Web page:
When people are taught meditation, they’re taught that their thoughts will wander. They’ll stray from their focused task. That’s normal. The trick is to gently accept the thought and then return to the place thinking about the focal point. This gentle acceptance of the thought and moving on doesn’t trigger shame or reinforce the thought. It’s just a thought, and it will pass. (See Happiness for more.) This perspective doesn’t give power to the thought as is done when it’s banished. This fits into David Richo’s concept of acceptance from How to Be an Adult in Relationships. We accept the thought and move on.
Ultimately, if you deny your feelings – like your thoughts – you’ll create a great deal of damage to your psyche as well as your body, as I summarized in my post, I’ll Have Some Emotional Stuffing With That.
Of Two Minds
In addition to the benefits of creating a story or narrative from trauma, writing may have another powerful mechanism in its ability to help synchronize the thinking between our emotions and our rational thought. Daniel Kahneman, in Thinking, Fast and Slow, explains a two-system model of the brain, and Jonathan Haidt explains his model for how our thinking works in The Happiness Hypothesis with the Elephant-Rider-Path model. Emotion and Adaptation and How Emotions Are Made both explain how emotions are created – and how they’re separate from rational thought. When you pull this work together, it becomes clear that we are of two minds – our rational mind and our emotional mind – and we work best when the two are in harmony.
Writing happens from Broca’s area and others in the brain that are a part of the logical or rational processing. Broca’s area is specifically used for syntax construction of speech – both written and verbal. (See The Tell-Tale Brain for more on the various areas of the brain and their known functions.) Those with PTSD – and those who are struggling to move past traumatic events – are often unable to coordinate the activity between their emotional responses and their rational riders. Writing, it seems, brings these two together and causes them to reach more harmonious states.
Having harmony in your brain’s functioning has rather obvious positive impact on affect (or feelings) even if the explanation of it borders on tautology. In simple terms, even though the rational rider is sometimes capable of commanding the elephant, the elephant sometimes has to show the rider who the real boss is.
Ziegarnik Effect and Trauma
In simple terms, the Ziegarnik effect says that you’ll remember something that is incomplete more clearly than something that is complete. It seems that there’s some sort of a boost to memory that happens for the incomplete that is removed when it’s completed. Trauma is one place where you don’t want to have anything incomplete – like incomplete processing of it.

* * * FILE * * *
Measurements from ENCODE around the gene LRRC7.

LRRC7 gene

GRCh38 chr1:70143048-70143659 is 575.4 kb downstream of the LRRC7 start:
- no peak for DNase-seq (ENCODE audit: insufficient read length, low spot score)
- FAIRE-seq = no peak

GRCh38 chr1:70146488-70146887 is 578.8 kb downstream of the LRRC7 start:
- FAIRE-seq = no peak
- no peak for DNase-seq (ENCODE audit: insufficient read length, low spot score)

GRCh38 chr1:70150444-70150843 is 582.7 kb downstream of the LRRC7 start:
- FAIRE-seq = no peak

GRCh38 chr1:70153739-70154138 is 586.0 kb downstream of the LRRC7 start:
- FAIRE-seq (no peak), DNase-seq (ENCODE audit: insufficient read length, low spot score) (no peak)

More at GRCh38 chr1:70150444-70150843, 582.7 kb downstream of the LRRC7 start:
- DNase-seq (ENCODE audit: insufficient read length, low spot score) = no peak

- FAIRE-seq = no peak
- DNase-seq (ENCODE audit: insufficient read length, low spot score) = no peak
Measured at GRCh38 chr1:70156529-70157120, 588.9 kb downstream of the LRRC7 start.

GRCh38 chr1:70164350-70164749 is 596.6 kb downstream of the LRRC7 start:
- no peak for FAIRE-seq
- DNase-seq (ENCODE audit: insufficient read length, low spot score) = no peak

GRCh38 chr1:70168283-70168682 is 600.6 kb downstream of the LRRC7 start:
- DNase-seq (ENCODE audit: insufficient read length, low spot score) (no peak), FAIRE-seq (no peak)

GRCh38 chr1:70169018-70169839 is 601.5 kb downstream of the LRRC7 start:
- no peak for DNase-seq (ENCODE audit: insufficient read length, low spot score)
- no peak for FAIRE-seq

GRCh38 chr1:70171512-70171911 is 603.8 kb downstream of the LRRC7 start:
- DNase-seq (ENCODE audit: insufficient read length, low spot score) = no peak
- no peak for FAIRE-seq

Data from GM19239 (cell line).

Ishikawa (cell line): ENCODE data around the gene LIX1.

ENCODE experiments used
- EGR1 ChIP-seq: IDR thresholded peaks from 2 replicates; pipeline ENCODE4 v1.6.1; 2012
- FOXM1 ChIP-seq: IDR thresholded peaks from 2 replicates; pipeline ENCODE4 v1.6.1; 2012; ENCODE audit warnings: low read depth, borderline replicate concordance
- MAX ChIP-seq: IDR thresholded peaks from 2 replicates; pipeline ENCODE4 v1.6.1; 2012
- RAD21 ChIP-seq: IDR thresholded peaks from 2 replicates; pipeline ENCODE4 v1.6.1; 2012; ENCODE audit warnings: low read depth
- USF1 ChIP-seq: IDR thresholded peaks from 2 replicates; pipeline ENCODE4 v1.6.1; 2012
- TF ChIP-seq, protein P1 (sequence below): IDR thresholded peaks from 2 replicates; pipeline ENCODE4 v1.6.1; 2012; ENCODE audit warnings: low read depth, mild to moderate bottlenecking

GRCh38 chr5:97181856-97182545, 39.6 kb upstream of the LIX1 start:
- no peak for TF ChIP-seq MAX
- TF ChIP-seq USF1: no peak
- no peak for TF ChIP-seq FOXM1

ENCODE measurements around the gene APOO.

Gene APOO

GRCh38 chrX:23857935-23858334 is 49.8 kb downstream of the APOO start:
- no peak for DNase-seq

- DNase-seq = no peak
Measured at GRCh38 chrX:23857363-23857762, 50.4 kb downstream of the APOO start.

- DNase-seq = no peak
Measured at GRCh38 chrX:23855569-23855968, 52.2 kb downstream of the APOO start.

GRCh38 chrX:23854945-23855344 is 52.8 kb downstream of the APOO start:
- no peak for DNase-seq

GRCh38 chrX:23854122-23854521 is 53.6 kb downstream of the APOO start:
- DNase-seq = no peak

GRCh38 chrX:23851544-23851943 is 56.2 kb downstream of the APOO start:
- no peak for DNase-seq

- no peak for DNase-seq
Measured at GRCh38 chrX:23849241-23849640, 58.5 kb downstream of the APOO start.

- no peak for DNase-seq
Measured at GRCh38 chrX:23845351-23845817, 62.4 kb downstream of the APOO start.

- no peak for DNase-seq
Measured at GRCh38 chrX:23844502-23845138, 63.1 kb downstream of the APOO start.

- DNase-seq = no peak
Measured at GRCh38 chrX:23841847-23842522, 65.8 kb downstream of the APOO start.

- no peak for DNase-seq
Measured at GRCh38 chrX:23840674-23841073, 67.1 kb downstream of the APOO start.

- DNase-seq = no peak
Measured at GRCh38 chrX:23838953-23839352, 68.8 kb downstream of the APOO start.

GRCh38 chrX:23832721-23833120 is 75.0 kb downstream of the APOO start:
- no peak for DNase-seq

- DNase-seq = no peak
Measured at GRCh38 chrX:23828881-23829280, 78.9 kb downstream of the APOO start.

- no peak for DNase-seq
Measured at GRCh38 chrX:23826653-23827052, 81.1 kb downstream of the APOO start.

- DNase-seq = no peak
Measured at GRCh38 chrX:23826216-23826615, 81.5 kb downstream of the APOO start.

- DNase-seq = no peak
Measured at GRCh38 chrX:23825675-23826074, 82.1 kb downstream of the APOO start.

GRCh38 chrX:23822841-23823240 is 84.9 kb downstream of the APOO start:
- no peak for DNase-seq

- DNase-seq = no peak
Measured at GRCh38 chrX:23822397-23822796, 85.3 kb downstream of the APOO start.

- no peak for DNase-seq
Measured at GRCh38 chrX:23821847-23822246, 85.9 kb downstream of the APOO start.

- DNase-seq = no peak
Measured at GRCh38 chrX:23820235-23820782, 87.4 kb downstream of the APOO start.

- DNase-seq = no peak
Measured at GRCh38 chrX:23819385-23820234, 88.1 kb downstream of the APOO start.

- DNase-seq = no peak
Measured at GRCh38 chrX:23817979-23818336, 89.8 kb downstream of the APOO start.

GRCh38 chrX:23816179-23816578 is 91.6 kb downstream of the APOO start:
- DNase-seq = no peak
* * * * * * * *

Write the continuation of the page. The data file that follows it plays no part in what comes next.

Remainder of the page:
By writing it out, bringing the parts of the brain in harmony, and converting it from individual fragments into a coherent story, we “complete” the event and we are able to move on – instead of being stuck in the endless cycle.
The Physiological Impacts of Psychology
Many people would prefer to say that our thinking doesn’t impact our physiology, but it clearly does in a statistical sense. Consider the city of Dallas, where John F. Kennedy was shot – a city that felt some collective shame from the event. If psychology has no impact on our physiology, then I beg you to explain why overall heart attacks dropped 3% over the five years following Kennedy’s assassination – except for Dallas, where they rose by 4%. Memphis, where Dr. Martin Luther King, Jr. was assassinated, saw a similar condition of a 3% rise of heart attacks while the rest of the country – including Dallas – saw a 4% drop.
In short, our individual psychology – and our collective psychology – has an impact on our health. As such, we must consider how we take care of our minds as much as how we take care of our bodies.
Safety isn’t an absolute thing. It’s a perception. We’ll confess our secrets into a recorder with greater ease than telling one other person even if we don’t know what will happen with the recording. Objectively telling one person without a recorder is safer – but it doesn’t feel safe.
When it comes to using writing to overcome trauma, you have to create enough safety that the person trying to process their memories can remain feeling relatively safe – so that they can get through the process of processing them. If you can’t create a safe feeling in the present, you have no business potentially opening old wounds in the past.
Writing as a tool for helping people learn how to process their trauma is powerful – but only when it’s used in a way that leaves the person feeling safe. This is the heart of the challenge with CISD/CISM.
If you don’t have family members who are first responders, then you don’t know how unwilling to talk they are in general – and more specifically about their work. Separating HIPAA laws and professional ethics, they’ll likely not talk about the things that don’t even approach these boundaries. They know they see things that other people can’t understand and can’t process, so they’ve stopped talking about it – consciously or unconsciously.
The problem with CISD/CISM done incorrectly is that it tries to force people to speak in situations where they don’t feel safe. They believe what they say will end up on a fitness evaluation and can prevent them from returning to work. The result is that they feel less safe in the room talking to someone than they may have felt in a shooting or other objectively more dangerous situation.
This is the core problem. CISD/CISM isn’t inherently bad. It’s not that creating a safe space for people to be able to talk about a trauma. Similarly, initiating the creation of the space isn’t bad. It’s good to create a safe space for the conversation – the critical piece is creating the safe space.
It occurs to me that, without this safe space, you can do more damage than good. The self-reinforcing delusions will kick in. Like, “I knew that counselor had it in for me,” when they report back that the person wasn’t forthcoming in sharing their perspectives on the situation.
They may not accept that some people will really roll with the punches and be okay while others may clam up, suppress their emotions, and fail to feel. There’s nothing inherently wrong with taking a pause from overwhelming emotions – however, those emotions shouldn’t be bottled up forever. They’ll do too much damage.
So, I remain skeptical of the CISD/CISM in so much as I’m unsure that proper emphasis is placed on creating a safe space and therapeutic alliance. (See The Heart of Change for more about how to make psychotherapy work better.)
I am, however, sure you’ll find that Opening Up is a great way to live a more healthy psychological life.